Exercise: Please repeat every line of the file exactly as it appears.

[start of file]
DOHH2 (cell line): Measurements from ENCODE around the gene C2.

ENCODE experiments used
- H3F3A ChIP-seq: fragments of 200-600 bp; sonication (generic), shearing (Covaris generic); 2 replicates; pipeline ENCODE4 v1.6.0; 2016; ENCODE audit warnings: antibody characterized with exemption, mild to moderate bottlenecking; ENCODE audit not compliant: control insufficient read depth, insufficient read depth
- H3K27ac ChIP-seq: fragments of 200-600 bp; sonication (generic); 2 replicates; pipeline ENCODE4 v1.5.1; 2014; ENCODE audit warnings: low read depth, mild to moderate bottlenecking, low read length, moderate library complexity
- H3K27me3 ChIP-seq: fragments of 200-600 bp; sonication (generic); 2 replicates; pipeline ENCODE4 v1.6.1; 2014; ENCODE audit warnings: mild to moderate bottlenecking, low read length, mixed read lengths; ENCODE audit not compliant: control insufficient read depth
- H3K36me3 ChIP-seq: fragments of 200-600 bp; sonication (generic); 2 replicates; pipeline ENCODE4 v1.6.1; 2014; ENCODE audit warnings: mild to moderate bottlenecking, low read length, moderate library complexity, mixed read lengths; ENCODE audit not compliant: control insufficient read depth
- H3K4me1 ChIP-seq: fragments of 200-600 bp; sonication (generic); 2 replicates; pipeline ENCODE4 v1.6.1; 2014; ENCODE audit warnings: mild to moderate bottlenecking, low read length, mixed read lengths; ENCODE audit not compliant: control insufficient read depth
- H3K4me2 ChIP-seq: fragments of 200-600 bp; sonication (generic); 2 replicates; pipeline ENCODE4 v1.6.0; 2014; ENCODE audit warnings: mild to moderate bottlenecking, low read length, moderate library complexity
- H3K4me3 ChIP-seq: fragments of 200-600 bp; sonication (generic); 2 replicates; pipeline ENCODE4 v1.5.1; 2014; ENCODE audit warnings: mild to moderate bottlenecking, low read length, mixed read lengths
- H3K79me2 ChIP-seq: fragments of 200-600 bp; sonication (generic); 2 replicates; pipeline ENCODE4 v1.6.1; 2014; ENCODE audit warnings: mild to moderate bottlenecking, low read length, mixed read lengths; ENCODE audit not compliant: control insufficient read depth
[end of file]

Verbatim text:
DOHH2 (cell line): Measurements from ENCODE around the gene C2.

ENCODE experiments used
- H3F3A ChIP-seq: fragments of 200-600 bp; sonication (generic), shearing (Covaris generic); 2 replicates; pipeline ENCODE4 v1.6.0; 2016; ENCODE audit warnings: antibody characterized with exemption, mild to moderate bottlenecking; ENCODE audit not compliant: control insufficient read depth, insufficient read depth
- H3K27ac ChIP-seq: fragments of 200-600 bp; sonication (generic); 2 replicates; pipeline ENCODE4 v1.5.1; 2014; ENCODE audit warnings: low read depth, mild to moderate bottlenecking, low read length, moderate library complexity
- H3K27me3 ChIP-seq: fragments of 200-600 bp; sonication (generic); 2 replicates; pipeline ENCODE4 v1.6.1; 2014; ENCODE audit warnings: mild to moderate bottlenecking, low read length, mixed read lengths; ENCODE audit not compliant: control insufficient read depth
- H3K36me3 ChIP-seq: fragments of 200-600 bp; sonication (generic); 2 replicates; pipeline ENCODE4 v1.6.1; 2014; ENCODE audit warnings: mild to moderate bottlenecking, low read length, moderate library complexity, mixed read lengths; ENCODE audit not compliant: control insufficient read depth
- H3K4me1 ChIP-seq: fragments of 200-600 bp; sonication (generic); 2 replicates; pipeline ENCODE4 v1.6.1; 2014; ENCODE audit warnings: mild to moderate bottlenecking, low read length, mixed read lengths; ENCODE audit not compliant: control insufficient read depth
- H3K4me2 ChIP-seq: fragments of 200-600 bp; sonication (generic); 2 replicates; pipeline ENCODE4 v1.6.0; 2014; ENCODE audit warnings: mild to moderate bottlenecking, low read length, moderate library complexity
- H3K4me3 ChIP-seq: fragments of 200-600 bp; sonication (generic); 2 replicates; pipeline ENCODE4 v1.5.1; 2014; ENCODE audit warnings: mild to moderate bottlenecking, low read length, mixed read lengths
- H3K79me2 ChIP-seq: fragments of 200-600 bp; sonication (generic); 2 replicates; pipeline ENCODE4 v1.6.1; 2014; ENCODE audit warnings: mild to moderate bottlenecking, low read length, mixed read lengths; ENCODE audit not compliant: control insufficient read depth